What I wanted from this fly was buoyancy and translucency. The ‘mudeyes’ in Lake Eucumbene are quite pale green with a distinct yellow/green under side. The combination of the body materials and Possum fur achieves this as the fur does not collapse. It stays in shape and traps small air bubbles to give it translucency. The Elk hair gives the fly buoyancy but it is its shape that makes this fly special. It is trimmed flat underneath and like a cone on the top. A bit like a Dahlberg Diver. This shape allows the fly to sit in the surface but when stripped it dips down about 2cm and causes the water to bow in the front. Exactly as the dragonfly nymph does.
It can be quite disconcerting when fishing right on dark with these critters migrating in towards the shore and crawling up you as you stand in the water. It is a weird feeling to have one crawl around your neck just as a fish takes the artificial.
There are various colours of possum with the natural ‘brushytail’ being the most common:
The original fly came from the dyed fur of a Golden Possum (a mutation of the Brushtail) shown on the left. Since then, I have used normal possum fur, bleached and then dyed (see below). Possums are protected in Australia so most fur come from road kill animals. These small marsupials just sit in the middle of the road and fall victim to passing vehicles. There are millions of them so no one seems to be worried. The same cannot be said of the possum in New Zealand where they are classified as a pest (they were introduced into New Zealand from Australia) so if you want to get hold of a pelt they are available from that country.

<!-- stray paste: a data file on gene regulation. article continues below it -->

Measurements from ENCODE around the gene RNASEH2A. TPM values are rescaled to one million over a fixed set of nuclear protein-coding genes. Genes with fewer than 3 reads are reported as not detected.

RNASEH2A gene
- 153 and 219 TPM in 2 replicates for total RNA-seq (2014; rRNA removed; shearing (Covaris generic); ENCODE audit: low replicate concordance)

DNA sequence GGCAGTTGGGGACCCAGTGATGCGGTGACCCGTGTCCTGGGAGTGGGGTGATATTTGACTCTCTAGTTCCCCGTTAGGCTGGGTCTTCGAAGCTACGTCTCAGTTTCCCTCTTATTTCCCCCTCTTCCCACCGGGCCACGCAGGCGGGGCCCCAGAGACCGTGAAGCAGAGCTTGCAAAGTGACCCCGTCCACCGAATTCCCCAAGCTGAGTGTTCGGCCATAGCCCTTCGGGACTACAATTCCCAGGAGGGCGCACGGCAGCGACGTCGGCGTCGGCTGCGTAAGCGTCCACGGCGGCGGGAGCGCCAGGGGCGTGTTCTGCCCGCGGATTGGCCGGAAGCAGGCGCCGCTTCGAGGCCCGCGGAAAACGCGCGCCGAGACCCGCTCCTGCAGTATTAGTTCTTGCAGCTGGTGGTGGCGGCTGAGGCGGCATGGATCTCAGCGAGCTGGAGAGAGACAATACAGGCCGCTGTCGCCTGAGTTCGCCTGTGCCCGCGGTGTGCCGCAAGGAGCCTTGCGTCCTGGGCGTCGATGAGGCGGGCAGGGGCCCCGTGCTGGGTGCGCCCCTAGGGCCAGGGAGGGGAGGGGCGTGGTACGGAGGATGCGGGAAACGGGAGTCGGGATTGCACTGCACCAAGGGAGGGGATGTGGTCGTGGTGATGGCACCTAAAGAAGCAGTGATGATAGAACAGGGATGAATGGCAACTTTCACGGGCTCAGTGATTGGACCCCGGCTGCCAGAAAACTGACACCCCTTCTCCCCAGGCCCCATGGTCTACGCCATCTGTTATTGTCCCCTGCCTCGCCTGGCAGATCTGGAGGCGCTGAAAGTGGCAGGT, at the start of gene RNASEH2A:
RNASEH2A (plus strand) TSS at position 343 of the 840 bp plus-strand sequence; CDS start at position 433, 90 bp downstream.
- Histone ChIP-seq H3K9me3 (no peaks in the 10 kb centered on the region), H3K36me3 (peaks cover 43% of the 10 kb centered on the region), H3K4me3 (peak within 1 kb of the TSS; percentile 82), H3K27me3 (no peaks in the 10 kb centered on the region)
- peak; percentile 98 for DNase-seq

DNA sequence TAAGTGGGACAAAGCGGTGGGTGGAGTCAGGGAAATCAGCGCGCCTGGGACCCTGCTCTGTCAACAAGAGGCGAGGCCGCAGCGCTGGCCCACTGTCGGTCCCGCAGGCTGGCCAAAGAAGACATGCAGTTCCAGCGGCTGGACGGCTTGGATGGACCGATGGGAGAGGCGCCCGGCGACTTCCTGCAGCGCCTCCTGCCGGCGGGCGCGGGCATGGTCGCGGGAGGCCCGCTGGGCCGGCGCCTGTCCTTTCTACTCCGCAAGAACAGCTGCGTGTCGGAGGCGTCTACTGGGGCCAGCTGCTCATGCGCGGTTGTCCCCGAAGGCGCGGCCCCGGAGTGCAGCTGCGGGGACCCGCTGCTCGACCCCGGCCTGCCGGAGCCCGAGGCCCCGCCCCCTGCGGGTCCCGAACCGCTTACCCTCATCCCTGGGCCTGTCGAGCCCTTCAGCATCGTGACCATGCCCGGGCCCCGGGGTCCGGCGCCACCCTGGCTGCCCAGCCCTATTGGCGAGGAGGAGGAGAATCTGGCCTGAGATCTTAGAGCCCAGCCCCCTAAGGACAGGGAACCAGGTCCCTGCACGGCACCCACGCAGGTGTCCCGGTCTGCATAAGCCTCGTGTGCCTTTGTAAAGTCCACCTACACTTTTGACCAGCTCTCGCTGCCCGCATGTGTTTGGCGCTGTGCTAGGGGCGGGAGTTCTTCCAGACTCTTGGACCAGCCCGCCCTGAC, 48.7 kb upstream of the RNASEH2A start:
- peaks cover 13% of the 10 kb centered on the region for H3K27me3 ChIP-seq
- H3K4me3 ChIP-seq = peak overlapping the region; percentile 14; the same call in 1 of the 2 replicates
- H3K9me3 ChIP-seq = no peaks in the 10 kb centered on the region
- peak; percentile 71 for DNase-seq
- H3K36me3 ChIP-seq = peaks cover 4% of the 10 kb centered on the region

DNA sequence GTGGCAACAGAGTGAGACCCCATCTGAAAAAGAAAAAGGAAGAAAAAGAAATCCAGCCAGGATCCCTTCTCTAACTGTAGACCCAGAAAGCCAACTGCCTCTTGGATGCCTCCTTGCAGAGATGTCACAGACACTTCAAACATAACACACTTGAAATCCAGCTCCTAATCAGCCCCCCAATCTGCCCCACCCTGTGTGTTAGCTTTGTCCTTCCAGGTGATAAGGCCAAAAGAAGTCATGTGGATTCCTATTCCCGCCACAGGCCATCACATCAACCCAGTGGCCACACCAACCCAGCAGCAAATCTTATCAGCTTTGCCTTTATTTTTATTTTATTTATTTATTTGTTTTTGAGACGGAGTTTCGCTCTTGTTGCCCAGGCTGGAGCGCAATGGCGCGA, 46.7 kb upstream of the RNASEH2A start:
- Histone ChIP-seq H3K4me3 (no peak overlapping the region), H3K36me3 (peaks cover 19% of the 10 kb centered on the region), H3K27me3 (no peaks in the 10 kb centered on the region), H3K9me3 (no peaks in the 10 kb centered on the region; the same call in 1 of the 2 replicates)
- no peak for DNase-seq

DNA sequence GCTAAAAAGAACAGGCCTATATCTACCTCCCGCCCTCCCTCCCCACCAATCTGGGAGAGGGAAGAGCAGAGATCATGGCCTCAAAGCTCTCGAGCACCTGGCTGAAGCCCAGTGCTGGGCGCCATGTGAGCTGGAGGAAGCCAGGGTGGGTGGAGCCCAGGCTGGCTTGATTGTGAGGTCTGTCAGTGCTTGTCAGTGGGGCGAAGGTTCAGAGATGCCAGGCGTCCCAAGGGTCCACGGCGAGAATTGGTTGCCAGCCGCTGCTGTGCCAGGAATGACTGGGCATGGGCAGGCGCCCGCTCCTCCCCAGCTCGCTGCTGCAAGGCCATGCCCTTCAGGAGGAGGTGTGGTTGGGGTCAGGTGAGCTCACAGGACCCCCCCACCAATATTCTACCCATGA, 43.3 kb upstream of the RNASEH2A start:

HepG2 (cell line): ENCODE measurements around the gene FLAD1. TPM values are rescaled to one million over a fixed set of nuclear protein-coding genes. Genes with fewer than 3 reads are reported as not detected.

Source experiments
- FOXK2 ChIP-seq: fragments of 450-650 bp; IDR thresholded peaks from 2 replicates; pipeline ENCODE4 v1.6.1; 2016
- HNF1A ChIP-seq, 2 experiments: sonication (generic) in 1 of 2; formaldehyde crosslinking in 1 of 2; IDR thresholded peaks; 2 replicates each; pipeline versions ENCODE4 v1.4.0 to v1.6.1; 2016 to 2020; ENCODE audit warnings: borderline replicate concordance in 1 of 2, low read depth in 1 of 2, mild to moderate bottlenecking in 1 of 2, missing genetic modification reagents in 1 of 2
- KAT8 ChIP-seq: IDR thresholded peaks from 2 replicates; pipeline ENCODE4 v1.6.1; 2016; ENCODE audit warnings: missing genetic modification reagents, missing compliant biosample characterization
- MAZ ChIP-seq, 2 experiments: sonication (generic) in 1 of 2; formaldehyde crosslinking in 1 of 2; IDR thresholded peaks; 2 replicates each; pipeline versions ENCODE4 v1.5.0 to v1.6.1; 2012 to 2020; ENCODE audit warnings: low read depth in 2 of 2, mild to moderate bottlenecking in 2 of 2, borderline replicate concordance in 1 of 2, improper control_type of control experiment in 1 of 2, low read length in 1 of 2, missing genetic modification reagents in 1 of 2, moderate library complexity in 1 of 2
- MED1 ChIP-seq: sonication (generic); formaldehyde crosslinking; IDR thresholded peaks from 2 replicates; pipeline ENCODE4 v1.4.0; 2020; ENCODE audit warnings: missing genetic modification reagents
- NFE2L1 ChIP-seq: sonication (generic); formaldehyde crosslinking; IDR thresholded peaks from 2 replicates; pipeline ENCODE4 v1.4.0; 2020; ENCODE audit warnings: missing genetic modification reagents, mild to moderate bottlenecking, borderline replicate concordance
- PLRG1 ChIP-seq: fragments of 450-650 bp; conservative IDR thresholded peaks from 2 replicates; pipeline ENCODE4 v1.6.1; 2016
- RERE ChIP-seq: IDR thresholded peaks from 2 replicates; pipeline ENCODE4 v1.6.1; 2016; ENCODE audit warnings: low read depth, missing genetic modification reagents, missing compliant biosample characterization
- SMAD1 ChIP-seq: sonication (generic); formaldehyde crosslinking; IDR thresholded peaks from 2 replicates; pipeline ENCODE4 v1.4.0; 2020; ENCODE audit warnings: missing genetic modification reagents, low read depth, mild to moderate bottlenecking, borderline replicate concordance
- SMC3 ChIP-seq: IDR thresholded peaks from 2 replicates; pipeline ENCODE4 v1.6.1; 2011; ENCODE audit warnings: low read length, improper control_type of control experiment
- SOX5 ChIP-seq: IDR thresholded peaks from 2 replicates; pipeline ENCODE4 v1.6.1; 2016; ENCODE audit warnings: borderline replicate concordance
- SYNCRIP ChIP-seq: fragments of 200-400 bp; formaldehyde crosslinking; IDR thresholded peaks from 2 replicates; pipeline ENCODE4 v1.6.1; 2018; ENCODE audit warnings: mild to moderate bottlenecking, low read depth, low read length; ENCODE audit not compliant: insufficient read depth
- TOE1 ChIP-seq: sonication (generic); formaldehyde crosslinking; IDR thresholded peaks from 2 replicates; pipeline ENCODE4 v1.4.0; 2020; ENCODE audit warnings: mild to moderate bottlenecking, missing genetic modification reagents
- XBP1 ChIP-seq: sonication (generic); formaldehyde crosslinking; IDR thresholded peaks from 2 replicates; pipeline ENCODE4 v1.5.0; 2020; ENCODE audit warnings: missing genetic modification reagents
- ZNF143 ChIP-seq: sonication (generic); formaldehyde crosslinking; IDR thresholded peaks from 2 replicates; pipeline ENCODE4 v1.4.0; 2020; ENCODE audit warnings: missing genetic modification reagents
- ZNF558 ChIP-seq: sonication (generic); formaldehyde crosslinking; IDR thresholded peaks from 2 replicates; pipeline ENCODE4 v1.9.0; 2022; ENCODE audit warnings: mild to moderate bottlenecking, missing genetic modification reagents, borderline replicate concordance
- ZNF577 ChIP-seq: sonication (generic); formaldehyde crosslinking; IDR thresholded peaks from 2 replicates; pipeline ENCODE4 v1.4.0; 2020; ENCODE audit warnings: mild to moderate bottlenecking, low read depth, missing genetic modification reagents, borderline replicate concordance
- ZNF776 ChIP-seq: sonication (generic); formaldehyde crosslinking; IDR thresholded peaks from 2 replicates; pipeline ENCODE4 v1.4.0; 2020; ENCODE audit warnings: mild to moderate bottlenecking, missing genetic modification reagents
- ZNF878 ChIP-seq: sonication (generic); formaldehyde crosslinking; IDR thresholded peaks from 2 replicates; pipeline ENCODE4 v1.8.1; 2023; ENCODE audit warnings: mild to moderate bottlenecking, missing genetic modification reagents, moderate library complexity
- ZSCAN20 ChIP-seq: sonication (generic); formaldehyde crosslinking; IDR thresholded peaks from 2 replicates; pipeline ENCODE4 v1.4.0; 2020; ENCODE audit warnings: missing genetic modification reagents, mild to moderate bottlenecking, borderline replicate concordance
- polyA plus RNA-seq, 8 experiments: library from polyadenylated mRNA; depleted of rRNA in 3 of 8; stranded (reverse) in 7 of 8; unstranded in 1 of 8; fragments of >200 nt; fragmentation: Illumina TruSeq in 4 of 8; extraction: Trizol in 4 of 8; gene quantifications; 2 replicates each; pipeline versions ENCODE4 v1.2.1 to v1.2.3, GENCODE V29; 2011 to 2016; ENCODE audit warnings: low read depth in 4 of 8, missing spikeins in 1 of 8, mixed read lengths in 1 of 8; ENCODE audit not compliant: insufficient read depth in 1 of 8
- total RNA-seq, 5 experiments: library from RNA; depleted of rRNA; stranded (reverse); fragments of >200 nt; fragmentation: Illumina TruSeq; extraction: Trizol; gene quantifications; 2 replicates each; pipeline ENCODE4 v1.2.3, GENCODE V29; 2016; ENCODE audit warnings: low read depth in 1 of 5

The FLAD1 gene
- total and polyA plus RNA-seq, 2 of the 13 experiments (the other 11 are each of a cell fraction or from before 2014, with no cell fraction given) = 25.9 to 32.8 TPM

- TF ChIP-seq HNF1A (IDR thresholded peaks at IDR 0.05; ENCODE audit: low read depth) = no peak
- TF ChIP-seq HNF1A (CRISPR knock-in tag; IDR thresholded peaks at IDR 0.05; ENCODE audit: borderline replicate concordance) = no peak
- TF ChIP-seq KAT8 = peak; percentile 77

The original ‘Aussie Muddler’ was a green and gold combination. Since then I have changed it to include a variety of colour combinations. Below are some that I use depending on the colouration of the dragonfly nymphs:
Original (top), Brown & Copper (middle), Black & Silver (bottom)
Fishing these new patterns became quite an art. We would make a comfortable cast out into the lake with the aim of trying to get the fly in a ripple and not flat water. We would then make 5-6 15cm ‘jerky’ strips before lifting the whole line up and with a single false cast place it back down. We had worked out that if a ‘take’ was made within that time then the chances diminished significantly. This was all about percentage fishing. We used Double Taper lines and I haven’t changed in all of that time. I still think they are a better fishing tool.
Thread – Strong black or brown thread. Originally I used Kevlar now I use Gelspun thread.
Tail and under wing – Small pinch of Possum tied short. Too much and the fly floats too high. Longer tails do work but I have not needed to change the original style. People have tried to use rabbit as a replacement but it does not do as well.
Body – Tinsel or Lurex. Gold, silver or copper. You can experiment but it is important to keep it in the shade of the fur.
Upper wing – Dyed Elk hair. I prefer Elk to Deer. This should also be kept shortish. The Dragonfly nymph has wing pads and this is what the upper wing represents.
Head – Dyed Elk hair, packed tight. Trimmed flat underneath (as close to the hook as you can get without cutting it). The remainder trimmed and shaped as a cone.
Please feel free to experiment. All I ask is you keep the name.